Luke Johnson is an OMS ambassador in Massachusetts, USA, and has followed the Overcoming MS Recovery Program since 2014. Below, he tells the story of his life since diagnosis, and explains why people with multiple sclerosis should have hope of a better life.
Five years. That’s how long it’s been since I was first diagnosed and I’ve looked to this date with trepidation and hope.
The time span feels like both a flash in the pan and a lifetime. For some reason I assigned this date a particular significance, one I wouldn’t understand until now — upon reflection. In my experience, people do all kinds of things — dangerous things — to find more meaning in their life. They climb mountains, run marathons, do sufferfests — and much more. Receiving a diagnosis as profound and life-changing as MS is also an opportunity to find such meaning. Surviving and thriving in the specter of this disease — one that can be so insidious and random — is to distill it down to the roots. But what you find there might make your life even richer.
When I was first diagnosed I was sitting in the waiting room at Harvard’s MS center and the words “who’s who of MS” caught my attention on the TV. My hope — in that fraction of a second — was to see some sports person or celebrity — the kind where you’d think, “no way they have MS!”. Instead, it was Annette Funicello, who, by all reports, lived with incredible grace and dignity despite MS.
But, of course, she was disabled progressively, and very publicly, until the end. Being a recently-diagnosed person, I was more terrified than moved. And I was shocked; is this what one of the top MS centers on the east coast thought would be fun “ticker” facts for the recently diagnosed? I looked around the room and the misery was palpable.
To me, it said, “this is your future”. There was also another early experience I can recall with a kind of traumatic lucidity: a closed-door meeting with a neurologist. He was a specialist, impeccable credentials, and he looked at my scans with the sort of nonchalance that you might give spam email. “Well I wouldn’t start training for the Olympics,” he said cheekily.
Then there was discussion of men getting MS less, but “much worse”, respirators — it was a blur after that. I’m not sharing these stories to dredge up some pain, though I know most of the readers can relate. No, I bring them up because they — at least through my experiences — perfectly capture the mentality of MS treatment in the US:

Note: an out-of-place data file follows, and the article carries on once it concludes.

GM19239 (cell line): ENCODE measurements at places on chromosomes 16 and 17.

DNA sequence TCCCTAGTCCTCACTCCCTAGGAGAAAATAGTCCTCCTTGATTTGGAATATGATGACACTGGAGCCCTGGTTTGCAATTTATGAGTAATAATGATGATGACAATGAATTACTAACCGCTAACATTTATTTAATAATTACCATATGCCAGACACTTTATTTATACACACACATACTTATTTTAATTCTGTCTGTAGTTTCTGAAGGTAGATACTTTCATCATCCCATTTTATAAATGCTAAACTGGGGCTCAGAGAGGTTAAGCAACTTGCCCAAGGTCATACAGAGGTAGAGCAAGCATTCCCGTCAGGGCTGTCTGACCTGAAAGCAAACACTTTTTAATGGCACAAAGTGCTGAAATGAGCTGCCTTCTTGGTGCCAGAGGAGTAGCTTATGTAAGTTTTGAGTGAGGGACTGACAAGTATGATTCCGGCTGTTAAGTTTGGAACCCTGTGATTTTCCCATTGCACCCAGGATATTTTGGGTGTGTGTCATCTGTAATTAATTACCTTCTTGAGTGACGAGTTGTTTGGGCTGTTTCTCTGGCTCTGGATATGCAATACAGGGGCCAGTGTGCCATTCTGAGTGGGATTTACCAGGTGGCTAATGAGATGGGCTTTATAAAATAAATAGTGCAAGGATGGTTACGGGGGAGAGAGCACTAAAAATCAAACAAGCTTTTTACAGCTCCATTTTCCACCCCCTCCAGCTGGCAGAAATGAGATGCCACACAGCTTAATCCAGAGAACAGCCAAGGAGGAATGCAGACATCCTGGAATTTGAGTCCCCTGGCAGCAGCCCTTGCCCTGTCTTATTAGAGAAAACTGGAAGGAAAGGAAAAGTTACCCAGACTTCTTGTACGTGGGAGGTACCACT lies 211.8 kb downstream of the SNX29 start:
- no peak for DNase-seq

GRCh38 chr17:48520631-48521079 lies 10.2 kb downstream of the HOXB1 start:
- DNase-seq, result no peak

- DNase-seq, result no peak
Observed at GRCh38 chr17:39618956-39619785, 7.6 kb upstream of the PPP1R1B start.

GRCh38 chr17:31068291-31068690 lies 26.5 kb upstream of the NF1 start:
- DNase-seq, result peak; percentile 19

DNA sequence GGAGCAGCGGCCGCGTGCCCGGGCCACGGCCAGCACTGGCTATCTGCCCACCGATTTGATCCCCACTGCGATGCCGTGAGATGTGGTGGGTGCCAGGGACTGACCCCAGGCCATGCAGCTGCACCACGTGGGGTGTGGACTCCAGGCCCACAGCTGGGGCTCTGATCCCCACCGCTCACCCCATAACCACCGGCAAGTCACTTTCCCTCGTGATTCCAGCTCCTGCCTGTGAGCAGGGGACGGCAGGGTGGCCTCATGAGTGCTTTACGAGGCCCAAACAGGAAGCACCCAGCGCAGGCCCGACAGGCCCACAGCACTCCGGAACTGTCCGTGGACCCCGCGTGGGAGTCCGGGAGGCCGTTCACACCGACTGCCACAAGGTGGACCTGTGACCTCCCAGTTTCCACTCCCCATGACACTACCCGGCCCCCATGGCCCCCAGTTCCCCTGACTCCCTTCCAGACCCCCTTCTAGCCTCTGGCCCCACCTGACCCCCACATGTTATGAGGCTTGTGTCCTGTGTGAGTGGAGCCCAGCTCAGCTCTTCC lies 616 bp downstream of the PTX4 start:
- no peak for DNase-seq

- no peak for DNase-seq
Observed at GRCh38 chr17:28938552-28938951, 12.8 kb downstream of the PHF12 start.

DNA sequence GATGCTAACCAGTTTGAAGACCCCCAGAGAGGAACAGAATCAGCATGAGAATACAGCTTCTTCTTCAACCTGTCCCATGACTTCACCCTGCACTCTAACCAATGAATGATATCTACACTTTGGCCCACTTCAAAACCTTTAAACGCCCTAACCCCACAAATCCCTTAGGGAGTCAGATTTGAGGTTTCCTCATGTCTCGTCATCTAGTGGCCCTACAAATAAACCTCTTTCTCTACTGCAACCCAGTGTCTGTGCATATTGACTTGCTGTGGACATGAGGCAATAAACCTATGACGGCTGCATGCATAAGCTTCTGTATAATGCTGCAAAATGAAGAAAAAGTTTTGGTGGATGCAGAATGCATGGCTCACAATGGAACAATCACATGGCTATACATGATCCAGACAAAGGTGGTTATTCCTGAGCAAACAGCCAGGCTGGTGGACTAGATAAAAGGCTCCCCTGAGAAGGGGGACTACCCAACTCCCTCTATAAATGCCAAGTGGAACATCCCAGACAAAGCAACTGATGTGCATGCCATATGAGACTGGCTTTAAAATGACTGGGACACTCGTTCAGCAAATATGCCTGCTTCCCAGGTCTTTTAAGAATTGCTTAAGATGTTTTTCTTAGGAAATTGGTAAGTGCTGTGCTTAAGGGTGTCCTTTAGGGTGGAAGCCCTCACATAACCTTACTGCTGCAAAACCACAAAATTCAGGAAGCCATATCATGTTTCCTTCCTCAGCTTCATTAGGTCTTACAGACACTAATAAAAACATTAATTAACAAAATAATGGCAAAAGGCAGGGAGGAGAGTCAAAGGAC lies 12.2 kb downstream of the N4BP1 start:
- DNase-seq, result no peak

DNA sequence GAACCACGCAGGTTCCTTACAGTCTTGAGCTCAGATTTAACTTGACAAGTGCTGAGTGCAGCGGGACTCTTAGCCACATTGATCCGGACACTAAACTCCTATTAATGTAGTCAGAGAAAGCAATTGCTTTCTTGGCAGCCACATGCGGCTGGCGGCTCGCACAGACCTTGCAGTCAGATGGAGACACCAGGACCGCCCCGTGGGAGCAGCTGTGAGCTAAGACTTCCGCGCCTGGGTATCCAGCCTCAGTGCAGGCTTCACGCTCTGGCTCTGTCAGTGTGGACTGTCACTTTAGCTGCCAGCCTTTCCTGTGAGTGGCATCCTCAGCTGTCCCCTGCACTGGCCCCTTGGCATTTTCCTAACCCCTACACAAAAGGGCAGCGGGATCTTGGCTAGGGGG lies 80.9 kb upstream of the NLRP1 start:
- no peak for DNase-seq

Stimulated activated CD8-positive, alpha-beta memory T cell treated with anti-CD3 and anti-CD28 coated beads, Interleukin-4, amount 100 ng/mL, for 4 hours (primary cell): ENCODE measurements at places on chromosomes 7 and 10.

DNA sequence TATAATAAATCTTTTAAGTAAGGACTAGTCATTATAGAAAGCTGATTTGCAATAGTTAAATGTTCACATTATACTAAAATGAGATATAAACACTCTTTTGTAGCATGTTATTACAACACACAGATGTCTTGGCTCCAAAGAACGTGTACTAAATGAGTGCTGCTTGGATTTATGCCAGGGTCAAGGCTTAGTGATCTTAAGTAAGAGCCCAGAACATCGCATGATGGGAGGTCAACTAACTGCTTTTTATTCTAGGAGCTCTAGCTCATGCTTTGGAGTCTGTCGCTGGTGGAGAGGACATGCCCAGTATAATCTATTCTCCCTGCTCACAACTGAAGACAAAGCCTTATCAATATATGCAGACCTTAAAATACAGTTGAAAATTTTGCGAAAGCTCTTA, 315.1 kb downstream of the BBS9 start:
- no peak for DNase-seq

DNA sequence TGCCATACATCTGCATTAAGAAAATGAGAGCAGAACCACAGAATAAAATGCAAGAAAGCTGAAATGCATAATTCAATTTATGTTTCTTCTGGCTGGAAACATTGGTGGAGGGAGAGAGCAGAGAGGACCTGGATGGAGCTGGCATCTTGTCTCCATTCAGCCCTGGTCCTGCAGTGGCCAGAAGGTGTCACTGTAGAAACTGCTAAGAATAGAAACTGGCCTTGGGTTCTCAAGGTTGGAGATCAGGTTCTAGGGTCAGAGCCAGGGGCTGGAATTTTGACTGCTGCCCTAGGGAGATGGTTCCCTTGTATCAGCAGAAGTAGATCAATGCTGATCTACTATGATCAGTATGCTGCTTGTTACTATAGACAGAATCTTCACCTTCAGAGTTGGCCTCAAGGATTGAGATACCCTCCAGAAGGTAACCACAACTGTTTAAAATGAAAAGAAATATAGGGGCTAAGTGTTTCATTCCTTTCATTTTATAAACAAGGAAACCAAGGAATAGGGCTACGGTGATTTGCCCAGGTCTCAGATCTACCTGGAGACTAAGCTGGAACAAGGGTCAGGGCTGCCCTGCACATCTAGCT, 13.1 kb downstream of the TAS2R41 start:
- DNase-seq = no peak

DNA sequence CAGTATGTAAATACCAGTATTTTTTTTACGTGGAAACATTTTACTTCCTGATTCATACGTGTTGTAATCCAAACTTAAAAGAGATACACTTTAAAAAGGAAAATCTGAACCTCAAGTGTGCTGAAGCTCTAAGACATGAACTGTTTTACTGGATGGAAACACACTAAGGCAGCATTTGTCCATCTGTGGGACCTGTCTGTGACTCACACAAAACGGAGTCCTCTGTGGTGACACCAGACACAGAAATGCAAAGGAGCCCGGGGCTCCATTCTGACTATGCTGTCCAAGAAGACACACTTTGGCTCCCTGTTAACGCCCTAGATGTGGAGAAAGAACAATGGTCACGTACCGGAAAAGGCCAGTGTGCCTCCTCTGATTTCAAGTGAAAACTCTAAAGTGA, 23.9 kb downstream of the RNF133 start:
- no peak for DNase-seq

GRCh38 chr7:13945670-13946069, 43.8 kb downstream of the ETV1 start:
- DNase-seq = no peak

Accept your fate and prepare for the worst
Sure, we discussed the advances in drugs and “slowing down” progression and it wasn’t all defeatist, but the message behind any veiled positivity was always: in time, you will get worse, never better. This was the paradigm I experienced again and again through doctors, friends, media messaging, everything. But we now know better: we have OMS and the paradigm has shifted.
I wrote about my experiences after about one and a half years in. I was committed and getting better, but still — while I wouldn’t admit it lest I affect the outcome — uncertain. “What if I’m in remission and an attack is just around the corner?” These doubts weren’t followed up with cheese pizzas — I always stuck to the program — but the mental game was hard, very hard. To many, my lifestyle seemed like a monk’s, but most were more intrigued than judgmental. I stuck to the program like my life depended on it — and it did, and so did my riding.
Mountain biking and me
Mountain biking is my primary sport and I don’t mean leisurely rides on fire roads; I mean flying-by-the-seat-of-my-pants-I-might-hit-a-tree riding: it’s technical, it’s fast, grueling, and I thought those days were over for me post-diagnosis. For a while, they felt that way: fatigue, a left hand that couldn’t brake fast enough, and the heat was tough. But this past summer — three years OMS — was the watershed line. All the meditating, all the clean eating (flax!), the exercise — it all coalesced for me. Something felt very different; I had healed, maybe not completely, but the tides had changed.
My riding was stronger and faster than ever. There was a kind of synchronicity — me, the bike, the obstacles — and I’d catch myself howling aloud. I have continued to ride and feel this way since. This wasn’t just chance; this was OMS. No doubt many of you are starting off at much harder places than I did.
Have faith in yourself
I can only encourage you to have faith — in your body, in its innate ability to heal, in yourself — and ignore the noise and naysayers because many are too afraid to do what you’re doing; it’s often easier to disbelieve than try.
A pill or a lifetime of discipline around food and lifestyle? It’s a no-brainer in either direction for most. If you’re on the fence, realize there is no downside to trying OMS. You will exercise and meditate; you will adopt a new diet, one that is becoming increasingly popular not just among those treating illness, but also among elite athletes. If my doctor told me tomorrow that my MS was a misdiagnosis, I would change nothing about this lifestyle — nothing.
Finally, I understand now that MS isn’t a death sentence, though that message is out there. MS is the challenge of my life — so far — and I had to dig deeper than I thought possible to course correct back to health.
But as I am, I would never return to how I was living: this path has given my life tremendous meaning. I hope it does for you too. Thanks for reading.
You can find out more about me at: lukemichaeljohnson.com
You can read another of Luke's pieces for us, 'Strength in Authenticity', here.